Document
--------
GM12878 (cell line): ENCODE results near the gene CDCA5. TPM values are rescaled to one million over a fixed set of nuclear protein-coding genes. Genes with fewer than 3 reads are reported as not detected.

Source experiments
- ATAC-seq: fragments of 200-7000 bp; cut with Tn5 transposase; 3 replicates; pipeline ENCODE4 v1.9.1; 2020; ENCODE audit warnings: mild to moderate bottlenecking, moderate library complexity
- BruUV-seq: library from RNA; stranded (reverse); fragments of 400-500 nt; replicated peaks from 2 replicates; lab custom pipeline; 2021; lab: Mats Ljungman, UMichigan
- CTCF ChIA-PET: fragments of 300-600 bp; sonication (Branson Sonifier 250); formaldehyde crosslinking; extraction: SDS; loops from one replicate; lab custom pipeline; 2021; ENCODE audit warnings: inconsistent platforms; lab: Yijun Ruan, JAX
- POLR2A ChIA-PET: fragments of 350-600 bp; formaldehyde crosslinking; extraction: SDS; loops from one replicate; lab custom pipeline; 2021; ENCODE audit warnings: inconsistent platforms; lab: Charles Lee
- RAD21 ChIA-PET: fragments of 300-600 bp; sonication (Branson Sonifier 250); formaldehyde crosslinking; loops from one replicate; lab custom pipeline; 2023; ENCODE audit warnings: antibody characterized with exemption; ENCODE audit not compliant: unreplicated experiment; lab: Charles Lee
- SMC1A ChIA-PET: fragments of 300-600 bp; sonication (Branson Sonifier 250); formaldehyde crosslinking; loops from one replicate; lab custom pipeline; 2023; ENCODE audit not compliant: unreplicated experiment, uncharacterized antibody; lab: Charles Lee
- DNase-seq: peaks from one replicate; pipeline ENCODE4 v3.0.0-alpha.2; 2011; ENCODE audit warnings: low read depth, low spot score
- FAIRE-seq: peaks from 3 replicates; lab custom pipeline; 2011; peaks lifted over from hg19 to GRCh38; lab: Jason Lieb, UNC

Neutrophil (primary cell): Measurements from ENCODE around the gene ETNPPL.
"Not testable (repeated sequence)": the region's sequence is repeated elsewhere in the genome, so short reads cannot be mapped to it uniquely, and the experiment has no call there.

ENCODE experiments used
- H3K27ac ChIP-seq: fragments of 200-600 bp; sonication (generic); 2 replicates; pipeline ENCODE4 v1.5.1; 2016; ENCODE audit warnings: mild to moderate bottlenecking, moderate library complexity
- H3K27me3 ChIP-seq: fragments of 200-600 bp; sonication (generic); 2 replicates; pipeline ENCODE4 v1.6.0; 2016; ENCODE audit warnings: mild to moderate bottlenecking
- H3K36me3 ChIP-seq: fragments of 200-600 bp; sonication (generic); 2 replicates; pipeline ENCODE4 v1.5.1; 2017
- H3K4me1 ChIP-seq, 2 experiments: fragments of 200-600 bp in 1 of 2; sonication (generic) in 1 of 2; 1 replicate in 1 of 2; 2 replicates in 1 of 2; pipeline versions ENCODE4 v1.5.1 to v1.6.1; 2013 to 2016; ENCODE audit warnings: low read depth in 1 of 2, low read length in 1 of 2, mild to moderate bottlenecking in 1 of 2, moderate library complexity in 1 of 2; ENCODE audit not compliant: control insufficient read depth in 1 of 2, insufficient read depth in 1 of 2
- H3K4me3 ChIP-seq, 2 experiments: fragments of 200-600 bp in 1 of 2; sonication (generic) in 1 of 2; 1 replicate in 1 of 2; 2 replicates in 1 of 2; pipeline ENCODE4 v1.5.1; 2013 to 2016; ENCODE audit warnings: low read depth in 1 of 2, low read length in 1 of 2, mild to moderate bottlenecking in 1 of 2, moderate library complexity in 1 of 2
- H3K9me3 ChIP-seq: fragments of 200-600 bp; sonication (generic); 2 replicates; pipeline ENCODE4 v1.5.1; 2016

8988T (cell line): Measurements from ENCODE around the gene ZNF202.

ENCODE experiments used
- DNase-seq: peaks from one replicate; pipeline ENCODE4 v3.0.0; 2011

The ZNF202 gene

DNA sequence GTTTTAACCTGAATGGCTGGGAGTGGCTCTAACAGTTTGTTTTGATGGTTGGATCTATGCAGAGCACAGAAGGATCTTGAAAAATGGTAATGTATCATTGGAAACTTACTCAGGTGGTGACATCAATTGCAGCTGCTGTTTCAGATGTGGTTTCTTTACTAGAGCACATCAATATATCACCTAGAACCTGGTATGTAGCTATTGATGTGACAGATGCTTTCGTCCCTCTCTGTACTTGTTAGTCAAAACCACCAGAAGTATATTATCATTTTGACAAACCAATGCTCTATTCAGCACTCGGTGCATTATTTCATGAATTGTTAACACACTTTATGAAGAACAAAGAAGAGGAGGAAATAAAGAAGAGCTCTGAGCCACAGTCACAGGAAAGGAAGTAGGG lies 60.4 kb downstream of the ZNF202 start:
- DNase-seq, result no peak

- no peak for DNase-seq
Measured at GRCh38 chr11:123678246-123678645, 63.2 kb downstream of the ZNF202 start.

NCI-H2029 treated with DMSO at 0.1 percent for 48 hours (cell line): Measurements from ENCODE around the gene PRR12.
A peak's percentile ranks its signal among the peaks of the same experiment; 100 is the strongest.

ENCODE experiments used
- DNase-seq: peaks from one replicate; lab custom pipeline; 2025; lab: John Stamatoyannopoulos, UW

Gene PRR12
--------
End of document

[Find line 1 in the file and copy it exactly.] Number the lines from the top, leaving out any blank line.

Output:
GM12878 (cell line): ENCODE results near the gene CDCA5. TPM values are rescaled to one million over a fixed set of nuclear protein-coding genes. Genes with fewer than 3 reads are reported as not detected.